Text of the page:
/**
     * @throws \Tymon\JWTAuth\Exceptions\TokenInvalidException
     */
    public function validatePayload(): bool
    {
        if (!$this->validate()) {
            throw new TokenInvalidException('Issuer (iss) invalid');
        }

        return true;
    }

    private function validate(): bool
    {
        // Issuer must be set
        $value = $this->getValue();
        if (empty($value)) {
            return false;
        }

        if (!isset($this->expectedValue)) {
            $this->expectedValue = \strtolower(config('app.fusionauth.url'));
        }

        // If we have specified valid values, we check if the current issue is present there
        if (empty($this->expectedValue)) {
            return false;
        }

        return \strtolower($value) === $this->expectedValue;
    }
}

Let Your Code Know about the FusionAuth Instance

Now that you created all these files, you need to pass some details about the FusionAuth configuration to them.

Start by adding the environment variables below to your .env file, changing https://The-Address-Ngrok-Gave-You to the actual address you copied from ngrok.

FUSIONAUTH_CLIENT_ID=e9fdb985-9173-4e01-9d73-ac2d60d1dc8e
FUSIONAUTH_URL=http://localhost:9011
JWT_ALGO=RS256
JWT_JWKS_URL_CACHE=86400
JWT_JWKS_URL=https://The-Address-Ngrok-Gave-You/.well-known/jwks.json

Now open the config/app.php file and browse to the providers section. This is a Laravel configuration to automatically load these files when booting your application. Add App\FusionAuth\Providers\FusionAuthServiceProvider::class to the end of the providers array, like shown below.

    'providers' => ServiceProvider::defaultProviders()->merge([
        /*
         * Package Service Providers...
         */

        /*
         * Application Service Providers...
         */
        App\Providers\AppServiceProvider::class,
        App\Providers\AuthServiceProvider::class,
        // App\Providers\BroadcastServiceProvider::class,
        App\Providers\EventServiceProvider::class,
        App\Providers\RouteServiceProvider::class,
        App\FusionAuth\Providers\FusionAuthServiceProvider::class,
    ])->toArray(),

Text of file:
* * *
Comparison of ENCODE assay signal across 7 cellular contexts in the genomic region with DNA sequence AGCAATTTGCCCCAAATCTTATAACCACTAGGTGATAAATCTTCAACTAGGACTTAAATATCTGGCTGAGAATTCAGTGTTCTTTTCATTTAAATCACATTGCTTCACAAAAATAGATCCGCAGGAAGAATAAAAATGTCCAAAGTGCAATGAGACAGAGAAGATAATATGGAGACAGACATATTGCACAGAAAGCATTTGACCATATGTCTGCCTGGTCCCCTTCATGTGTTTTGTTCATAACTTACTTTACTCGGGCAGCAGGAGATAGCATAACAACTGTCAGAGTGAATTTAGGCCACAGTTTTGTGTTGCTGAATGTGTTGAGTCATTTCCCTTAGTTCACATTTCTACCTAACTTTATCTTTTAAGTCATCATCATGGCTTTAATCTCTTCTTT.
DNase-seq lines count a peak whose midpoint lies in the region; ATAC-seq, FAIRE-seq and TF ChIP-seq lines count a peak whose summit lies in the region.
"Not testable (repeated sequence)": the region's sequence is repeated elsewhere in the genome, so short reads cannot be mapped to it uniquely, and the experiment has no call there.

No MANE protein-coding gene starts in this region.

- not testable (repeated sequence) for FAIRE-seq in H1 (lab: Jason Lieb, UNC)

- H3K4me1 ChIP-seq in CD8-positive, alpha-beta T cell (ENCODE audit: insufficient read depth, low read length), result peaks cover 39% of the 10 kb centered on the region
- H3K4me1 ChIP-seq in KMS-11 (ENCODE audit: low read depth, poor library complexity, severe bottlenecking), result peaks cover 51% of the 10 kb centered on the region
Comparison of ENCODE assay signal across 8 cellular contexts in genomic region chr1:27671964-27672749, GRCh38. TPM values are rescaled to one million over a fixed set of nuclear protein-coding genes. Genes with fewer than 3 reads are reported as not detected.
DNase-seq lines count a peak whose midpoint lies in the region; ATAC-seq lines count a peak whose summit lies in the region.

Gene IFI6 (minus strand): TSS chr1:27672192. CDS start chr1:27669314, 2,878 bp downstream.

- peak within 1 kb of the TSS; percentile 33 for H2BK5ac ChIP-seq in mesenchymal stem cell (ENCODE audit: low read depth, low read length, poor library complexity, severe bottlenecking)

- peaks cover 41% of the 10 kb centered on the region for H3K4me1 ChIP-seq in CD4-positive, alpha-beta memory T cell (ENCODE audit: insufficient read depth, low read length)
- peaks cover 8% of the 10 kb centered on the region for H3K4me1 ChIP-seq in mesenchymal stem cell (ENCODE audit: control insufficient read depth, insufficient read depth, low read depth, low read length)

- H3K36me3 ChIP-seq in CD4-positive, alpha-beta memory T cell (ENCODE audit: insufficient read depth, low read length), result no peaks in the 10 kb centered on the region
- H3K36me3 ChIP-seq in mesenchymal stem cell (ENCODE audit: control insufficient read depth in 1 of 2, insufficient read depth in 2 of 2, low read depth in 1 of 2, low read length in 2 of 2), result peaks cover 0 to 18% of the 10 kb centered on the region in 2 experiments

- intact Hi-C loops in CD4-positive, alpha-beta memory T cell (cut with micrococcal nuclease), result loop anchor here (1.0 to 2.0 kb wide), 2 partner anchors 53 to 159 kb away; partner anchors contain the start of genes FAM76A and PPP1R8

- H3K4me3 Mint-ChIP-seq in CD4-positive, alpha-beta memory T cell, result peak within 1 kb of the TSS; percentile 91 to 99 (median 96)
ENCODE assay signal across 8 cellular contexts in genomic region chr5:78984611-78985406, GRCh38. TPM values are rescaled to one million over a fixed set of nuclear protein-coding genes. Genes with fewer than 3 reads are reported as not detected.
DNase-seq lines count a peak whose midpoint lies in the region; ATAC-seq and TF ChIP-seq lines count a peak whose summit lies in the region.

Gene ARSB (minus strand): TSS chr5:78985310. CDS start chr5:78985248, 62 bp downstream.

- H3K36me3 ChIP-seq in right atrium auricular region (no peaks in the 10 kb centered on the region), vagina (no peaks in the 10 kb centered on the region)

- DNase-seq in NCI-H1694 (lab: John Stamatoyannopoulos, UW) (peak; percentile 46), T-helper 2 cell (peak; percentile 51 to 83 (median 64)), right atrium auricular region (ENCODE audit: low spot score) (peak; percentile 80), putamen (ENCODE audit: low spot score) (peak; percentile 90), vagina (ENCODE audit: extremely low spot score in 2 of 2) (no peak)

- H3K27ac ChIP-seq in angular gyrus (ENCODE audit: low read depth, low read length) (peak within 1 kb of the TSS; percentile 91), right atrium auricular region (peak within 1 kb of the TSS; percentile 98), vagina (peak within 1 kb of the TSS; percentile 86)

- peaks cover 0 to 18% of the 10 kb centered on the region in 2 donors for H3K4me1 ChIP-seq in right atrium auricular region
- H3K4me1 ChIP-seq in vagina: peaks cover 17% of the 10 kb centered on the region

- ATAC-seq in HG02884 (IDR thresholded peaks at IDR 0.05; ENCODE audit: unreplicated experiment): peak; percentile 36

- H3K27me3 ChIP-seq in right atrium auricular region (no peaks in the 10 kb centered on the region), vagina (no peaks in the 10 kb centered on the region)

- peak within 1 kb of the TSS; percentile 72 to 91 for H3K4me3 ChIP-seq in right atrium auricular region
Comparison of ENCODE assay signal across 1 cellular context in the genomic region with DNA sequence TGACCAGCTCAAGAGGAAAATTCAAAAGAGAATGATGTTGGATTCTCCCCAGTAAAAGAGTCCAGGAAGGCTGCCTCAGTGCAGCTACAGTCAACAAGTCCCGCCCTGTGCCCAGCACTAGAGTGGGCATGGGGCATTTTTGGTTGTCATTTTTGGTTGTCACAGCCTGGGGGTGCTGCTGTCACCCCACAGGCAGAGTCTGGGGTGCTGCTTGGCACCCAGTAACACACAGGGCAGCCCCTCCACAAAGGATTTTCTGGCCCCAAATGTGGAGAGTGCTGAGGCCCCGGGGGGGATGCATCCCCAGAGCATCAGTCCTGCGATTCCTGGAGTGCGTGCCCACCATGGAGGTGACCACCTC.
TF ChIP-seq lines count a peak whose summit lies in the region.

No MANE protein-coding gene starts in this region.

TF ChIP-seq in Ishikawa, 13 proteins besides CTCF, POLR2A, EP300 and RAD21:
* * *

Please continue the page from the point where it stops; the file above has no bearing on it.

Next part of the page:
In that same config/app.php file, add these lines at the end (just before the last line) to pass values from the environment variables to the application.

    /*
    |--------------------------------------------------------------------------
    | FusionAuth instance config
    |--------------------------------------------------------------------------
    |
    | Retrieving FusionAuth instance settings.
    |
     */
    'fusionauth' => [
        'url' => rtrim(env('FUSIONAUTH_URL'), '/'),
        'client_id' => env('FUSIONAUTH_CLIENT_ID'),
    ],

To make the library available for use, publish its configuration by running the command below.

./vendor/bin/sail artisan vendor:publish --provider="FusionAuth\JWTAuth\WebTokenProvider\Providers\WebTokenServiceProvider"

Run the API

Get a Token

There are several ways to acquire a token in FusionAuth, but for this example you will use the Login API to keep things simple.

First, try requests as the teller@example.com user. Based on the configuration this user has the teller role and should be able to use both /api/make-change and /api/panic.

  1. Acquire an access token for teller@example.com by making the following request
curl --location 'http://localhost:9011/api/login' \
--header 'Authorization: this_really_should_be_a_long_random_alphanumeric_value_but_this_still_works' \
--header 'Content-Type: application/json' \
--data-raw '{
  "loginId": "teller@example.com",
  "password": "password",
  "applicationId": "e9fdb985-9173-4e01-9d73-ac2d60d1dc8e"
}'

Copy the token from the response, which should look like this:

{
    "token": "eyJhbGciOiJSUzI1NiIsInR5cCI6IkpXVCIsImtpZCI6InVOYl9iQzFySHZZTnZMc285VzRkOEprZkxLWSJ9.eyJhdWQiOiJlOWZkYjk4NS05MTczLTRlMDEtOWQ3My1hYzJkNjBkMWRjOGUiLCJleHAiOjE2ODkzNTMwNTksImlhdCI6MTY4OTM1Mjk5OSwiaXNzIjoiaHR0cDovL2xvY2FsaG9zdDo5MDExIiwic3ViIjoiMDAwMDAwMDAtMDAwMC0wMDAwLTAwMDAtMTExMTExMTExMTExIiwianRpIjoiY2MzNWNiYjUtYzQzYy00OTRjLThmZjMtOGE4YWI1NTI0M2FjIiwiYXV0aGVudGljYXRpb25UeXBlIjoiUEFTU1dPUkQiLCJlbWFpbCI6InRlbGxlckBleGFtcGxlLmNvbSIsImVtYWlsX3ZlcmlmaWVkIjp0cnVlLCJhcHBsaWNhdGlvbklkIjoiZTlmZGI5ODUtOTE3My00ZTAxLTlkNzMtYWMyZDYwZDFkYzhlIiwicm9sZXMiOlsiY3VzdG9tZXIiLCJ0ZWxsZXIiXSwiYXV0aF90aW1lIjoxNjg5MzUyOTk5LCJ0aWQiOiJkN2QwOTUxMy1hM2Y1LTQwMWMtOTY4NS0zNGFiNmM1NTI0NTMifQ.WLzI9hSsCDn3ZoHKA9gaifkd6ASjT03JUmROGFZaezz9xfVbO3quJXEpUpI3poLozYxVcj2hrxKpNT9b7Sp16CUahev5tM0-4_FaYlmUEoMZBKo2JRSH8hg-qVDvnpeu8nL6FXxJII0IK4FNVwrQVFmAz99ZCf7m5xruQSziXPrfDYSU-3OZJ3SRuvD8bMopSiyRvZLx6YjWfBsvGSmMXeh_8vHG5fVkq5w1IkaDdugHnivtJIivHuCfl38kQBgw9rAqJLJoKRHHW0Ha7vHIcS6OCWWMDIIVspLyQNcLC16pL9Nss_5v9HMofow1OvQ9sUSMrbbkipjKq2peSjG7qA",